IFC And MIGA Back New Power Plant In Jordan to Meet Growing Power Demand

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Sunon-Asogli-power-plant
Sunon-Asogli-power-plant

2017—IFC and MIGA, members of the World Bank Group, are backing the design, construction, ownership and operation of a 485-megawatt gas-fired power plant in Jordan to increase the country’s power generation capacity, while mitigating the impact on the environment. Once operational, the plant will generate power at about a third of the current average cost in Jordan.

Sunon-Asogli-power-plant
Sunon-Asogli-power-plant

IFC is investing up to $75 million in the combined cycle plant, located in the Zarqa Industrial Zone, and mobilizing $200 million of debt, alongside a consortium of lenders. MIGA is providing a guarantee for 20 years, covering up to $215.6 million in commercial debt (principle and interest).

The project is being developed by ACWA Power, a leading developer of power plants in the Middle East and North Africa, at a cost of about $485 million. It will replace one of the country’s oldest and least efficient fuel oil-fired power plants, which is currently being decommissioned, with one of Jordan’s most energy-efficient, eco-friendly gas-fired power plants.

“This will be a climate-friendly addition to Jordan’s power supply, with the use of combined cycle gas turbine technology helping to significantly reduce greenhouse gas (GHG) emissions, particularly compared to the plant it replaces,” said Rajit Nanda, ACWA Power’s Chief Investment Officer.

The Zarqa plant is expected to generate a gross average of 3,200 gigawatt hours of electricity per year, serving approximately 620,000 individual residential customers annually and adding about 150 megawatts to the national grid, urgently needed as the country’s influx of up to 2 million refugees increases energy consumption. It will reduce total GHG emissions by approximately 1,744 ktCO2/annum.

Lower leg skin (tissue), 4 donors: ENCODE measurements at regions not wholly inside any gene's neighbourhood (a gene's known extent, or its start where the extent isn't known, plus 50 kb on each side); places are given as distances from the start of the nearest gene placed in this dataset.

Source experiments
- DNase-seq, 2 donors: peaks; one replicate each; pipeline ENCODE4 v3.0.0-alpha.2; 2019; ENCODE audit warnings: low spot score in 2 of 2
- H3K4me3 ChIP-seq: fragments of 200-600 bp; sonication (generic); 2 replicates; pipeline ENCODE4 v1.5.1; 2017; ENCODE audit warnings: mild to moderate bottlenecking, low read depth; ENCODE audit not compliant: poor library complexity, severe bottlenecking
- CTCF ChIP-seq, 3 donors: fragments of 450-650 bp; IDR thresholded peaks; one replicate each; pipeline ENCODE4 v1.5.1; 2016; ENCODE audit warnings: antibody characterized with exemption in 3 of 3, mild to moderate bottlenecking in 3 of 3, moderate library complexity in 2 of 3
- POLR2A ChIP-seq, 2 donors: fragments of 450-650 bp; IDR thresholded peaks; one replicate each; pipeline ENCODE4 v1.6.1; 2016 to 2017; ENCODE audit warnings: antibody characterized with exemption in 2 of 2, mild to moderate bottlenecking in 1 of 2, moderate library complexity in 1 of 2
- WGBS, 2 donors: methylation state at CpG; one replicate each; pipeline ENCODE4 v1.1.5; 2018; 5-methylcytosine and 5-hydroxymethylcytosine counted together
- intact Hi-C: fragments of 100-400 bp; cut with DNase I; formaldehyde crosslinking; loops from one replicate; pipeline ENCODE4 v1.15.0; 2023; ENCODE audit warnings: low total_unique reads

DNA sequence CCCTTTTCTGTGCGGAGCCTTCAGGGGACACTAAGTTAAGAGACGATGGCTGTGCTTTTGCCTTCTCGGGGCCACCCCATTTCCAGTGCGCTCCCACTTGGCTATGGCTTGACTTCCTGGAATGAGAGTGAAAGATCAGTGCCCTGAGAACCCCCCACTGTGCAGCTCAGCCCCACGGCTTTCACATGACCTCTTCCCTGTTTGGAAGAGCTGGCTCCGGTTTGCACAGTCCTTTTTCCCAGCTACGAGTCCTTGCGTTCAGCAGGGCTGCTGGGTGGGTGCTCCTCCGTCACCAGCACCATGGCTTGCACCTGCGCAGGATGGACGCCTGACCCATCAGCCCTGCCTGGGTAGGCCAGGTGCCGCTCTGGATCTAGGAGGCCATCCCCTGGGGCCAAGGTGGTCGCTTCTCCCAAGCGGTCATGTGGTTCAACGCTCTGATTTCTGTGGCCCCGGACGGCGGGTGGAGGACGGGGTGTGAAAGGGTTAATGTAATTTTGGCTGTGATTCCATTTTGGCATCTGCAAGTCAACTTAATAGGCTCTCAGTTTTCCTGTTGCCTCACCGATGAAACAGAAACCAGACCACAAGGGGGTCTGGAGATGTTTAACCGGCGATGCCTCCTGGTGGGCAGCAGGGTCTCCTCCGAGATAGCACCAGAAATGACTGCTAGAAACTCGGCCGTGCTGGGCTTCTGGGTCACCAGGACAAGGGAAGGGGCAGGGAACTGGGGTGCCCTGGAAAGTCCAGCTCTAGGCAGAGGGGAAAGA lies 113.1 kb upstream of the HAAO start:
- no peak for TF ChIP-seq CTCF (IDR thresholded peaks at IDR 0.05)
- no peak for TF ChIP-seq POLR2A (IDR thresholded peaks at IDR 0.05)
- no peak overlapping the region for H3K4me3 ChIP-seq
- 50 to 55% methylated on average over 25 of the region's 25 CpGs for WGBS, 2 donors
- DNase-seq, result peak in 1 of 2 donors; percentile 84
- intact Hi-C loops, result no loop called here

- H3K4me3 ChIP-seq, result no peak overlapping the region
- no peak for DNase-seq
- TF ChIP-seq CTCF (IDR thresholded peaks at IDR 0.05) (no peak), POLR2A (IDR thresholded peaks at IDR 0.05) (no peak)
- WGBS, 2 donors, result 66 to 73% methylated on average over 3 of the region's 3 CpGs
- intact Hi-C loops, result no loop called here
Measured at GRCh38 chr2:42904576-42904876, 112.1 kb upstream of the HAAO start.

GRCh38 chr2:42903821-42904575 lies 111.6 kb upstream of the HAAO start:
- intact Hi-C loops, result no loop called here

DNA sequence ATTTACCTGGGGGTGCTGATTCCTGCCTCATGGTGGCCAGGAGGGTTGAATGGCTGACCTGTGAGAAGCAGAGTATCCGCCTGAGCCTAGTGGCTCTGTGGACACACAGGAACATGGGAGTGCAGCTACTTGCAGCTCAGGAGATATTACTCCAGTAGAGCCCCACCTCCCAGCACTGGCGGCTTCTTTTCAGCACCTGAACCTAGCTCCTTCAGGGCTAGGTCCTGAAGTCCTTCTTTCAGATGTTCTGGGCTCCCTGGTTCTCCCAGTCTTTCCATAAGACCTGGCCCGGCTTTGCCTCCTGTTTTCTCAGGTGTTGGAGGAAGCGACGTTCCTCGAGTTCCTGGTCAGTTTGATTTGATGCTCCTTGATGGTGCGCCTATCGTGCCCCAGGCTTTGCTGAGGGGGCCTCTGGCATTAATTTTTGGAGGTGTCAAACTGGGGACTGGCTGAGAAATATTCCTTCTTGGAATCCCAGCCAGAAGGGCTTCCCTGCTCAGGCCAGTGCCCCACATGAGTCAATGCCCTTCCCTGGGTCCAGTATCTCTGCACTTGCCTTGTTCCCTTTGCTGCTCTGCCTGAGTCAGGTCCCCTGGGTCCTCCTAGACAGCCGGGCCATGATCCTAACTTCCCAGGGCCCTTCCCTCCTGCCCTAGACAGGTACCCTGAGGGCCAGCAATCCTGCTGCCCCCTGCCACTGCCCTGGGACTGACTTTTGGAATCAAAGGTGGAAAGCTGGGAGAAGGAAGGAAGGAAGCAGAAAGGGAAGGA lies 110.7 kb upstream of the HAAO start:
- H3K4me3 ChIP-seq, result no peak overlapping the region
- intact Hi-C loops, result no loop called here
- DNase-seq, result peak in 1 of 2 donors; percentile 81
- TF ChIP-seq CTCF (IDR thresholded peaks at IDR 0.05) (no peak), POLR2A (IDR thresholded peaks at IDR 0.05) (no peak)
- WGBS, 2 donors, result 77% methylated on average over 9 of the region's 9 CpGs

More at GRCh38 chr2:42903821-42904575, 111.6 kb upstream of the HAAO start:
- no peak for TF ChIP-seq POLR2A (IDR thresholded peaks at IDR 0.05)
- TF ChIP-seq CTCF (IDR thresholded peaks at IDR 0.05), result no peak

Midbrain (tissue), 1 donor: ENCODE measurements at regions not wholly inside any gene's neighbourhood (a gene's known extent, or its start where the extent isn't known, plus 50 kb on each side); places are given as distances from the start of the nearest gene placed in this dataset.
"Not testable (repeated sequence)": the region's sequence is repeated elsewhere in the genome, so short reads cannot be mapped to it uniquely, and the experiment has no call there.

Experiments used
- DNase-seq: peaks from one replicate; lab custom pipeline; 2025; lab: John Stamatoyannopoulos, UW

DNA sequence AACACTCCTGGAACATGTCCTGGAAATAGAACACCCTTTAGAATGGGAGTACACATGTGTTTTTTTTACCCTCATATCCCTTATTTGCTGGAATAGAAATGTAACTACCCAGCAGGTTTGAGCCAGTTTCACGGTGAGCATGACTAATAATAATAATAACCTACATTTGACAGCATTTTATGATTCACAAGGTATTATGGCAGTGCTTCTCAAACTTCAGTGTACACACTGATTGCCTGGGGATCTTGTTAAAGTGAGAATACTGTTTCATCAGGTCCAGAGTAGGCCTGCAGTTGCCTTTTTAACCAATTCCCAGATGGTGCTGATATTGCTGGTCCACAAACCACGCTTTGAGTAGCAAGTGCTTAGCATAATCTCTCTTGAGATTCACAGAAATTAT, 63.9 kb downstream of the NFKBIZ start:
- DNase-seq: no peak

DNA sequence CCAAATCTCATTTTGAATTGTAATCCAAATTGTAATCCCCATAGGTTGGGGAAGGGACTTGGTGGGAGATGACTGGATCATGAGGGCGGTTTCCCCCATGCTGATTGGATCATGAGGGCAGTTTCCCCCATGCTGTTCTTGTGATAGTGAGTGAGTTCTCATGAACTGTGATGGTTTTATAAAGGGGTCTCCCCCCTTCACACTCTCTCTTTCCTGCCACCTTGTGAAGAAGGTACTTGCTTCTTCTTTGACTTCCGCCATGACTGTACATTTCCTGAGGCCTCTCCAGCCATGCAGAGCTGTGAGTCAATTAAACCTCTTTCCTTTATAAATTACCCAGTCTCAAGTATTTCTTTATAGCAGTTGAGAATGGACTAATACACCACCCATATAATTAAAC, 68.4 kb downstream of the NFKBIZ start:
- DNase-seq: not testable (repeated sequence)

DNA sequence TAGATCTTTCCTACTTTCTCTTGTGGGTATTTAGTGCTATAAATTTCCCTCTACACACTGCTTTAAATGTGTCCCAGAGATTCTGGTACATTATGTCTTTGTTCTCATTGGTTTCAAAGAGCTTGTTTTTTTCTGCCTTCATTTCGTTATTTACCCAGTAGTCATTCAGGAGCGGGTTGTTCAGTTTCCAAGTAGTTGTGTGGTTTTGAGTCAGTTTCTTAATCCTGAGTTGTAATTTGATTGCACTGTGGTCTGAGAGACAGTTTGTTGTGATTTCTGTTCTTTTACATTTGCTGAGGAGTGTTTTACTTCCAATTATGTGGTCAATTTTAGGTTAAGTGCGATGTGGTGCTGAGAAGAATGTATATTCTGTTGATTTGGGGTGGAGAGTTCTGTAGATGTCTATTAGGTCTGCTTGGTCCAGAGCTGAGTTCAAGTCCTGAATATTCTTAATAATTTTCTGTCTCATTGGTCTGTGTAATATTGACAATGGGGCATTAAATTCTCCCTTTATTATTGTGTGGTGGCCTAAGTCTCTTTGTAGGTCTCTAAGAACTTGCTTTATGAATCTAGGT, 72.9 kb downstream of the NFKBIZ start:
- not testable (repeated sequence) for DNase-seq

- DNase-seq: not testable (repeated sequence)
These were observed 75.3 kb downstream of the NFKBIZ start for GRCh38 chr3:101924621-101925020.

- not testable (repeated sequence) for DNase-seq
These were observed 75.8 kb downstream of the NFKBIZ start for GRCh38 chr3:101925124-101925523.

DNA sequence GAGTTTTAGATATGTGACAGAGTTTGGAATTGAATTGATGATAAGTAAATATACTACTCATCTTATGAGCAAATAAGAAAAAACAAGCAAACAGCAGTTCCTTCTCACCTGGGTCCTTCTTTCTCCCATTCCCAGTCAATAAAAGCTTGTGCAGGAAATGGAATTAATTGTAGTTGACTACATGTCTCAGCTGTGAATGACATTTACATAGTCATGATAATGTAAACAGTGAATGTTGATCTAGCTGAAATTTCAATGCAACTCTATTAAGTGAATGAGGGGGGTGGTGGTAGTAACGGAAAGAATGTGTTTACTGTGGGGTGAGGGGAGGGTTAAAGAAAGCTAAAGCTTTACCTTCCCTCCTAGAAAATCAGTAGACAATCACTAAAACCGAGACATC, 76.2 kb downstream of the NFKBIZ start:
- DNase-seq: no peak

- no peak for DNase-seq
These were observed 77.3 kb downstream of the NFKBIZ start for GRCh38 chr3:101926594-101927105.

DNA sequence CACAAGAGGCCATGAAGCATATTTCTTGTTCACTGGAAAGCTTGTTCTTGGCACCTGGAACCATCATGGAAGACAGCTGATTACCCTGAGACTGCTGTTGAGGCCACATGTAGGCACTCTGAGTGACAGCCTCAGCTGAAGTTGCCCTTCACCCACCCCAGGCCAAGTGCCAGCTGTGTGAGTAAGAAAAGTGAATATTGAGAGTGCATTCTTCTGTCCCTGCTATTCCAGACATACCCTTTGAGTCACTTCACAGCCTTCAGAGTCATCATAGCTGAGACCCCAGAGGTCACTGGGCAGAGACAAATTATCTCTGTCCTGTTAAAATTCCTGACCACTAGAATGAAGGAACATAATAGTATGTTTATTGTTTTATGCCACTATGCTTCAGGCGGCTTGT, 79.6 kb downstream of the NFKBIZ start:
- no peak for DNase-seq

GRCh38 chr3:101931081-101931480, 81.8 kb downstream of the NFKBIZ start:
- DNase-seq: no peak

“IFC is a long-term partner for Jordan,” said Mouayed Makhlouf, IFC Director for the Middle East and North Africa. “We invested in the power generation sector in 2011 to, among other things, modernize older power plants using existing infrastructure, where possible. We are excited to see our long-term goal fulfilled, as the Zarqa plant will use the same site as the Hussein thermal power station, benefiting from existing infrastructure and a prime location near Amman and Zarqa.”

IFC’s priority in Jordan is to help the government restore the energy sector’s sustainability, and diversify the energy mix away from oil-based generation towards renewable and clean energy. The project also fits within the World Bank Group’s Country Partnership Framework for Jordan to support private sector investment in key infrastructure, mobilize long-term capital to help bridge the funding gap, and have a significant climate change impact.

MIGA’s guarantee provides coverage to the issuers of commercial debt for the project, Industrial and Commercial Bank of China Ltd and China Construction Bank Corporation Limited, against the risks of Transfer Restriction, Expropriation, War and Civil Disturbance and Breach of Contract.

“The demand for power in Jordan is rising rapidly,” said Sarvesh Suri, Director of Operations, MIGA. “Among the best ways to meet this demand is modernizing Jordan’s power generation infrastructure.”

Previous IFC investments in Jordan include the 117-megawatt Tafila wind farm, Jordan’s first private commercial-sale renewable power project, and eight of the country’s first commercial-scale solar PV projects. MIGA has supported four renewable energy projects in Jordan to date, and its gross exposure in Jordan as of Dec 31, 2016 was $444 million.

Source: MIGA Communications

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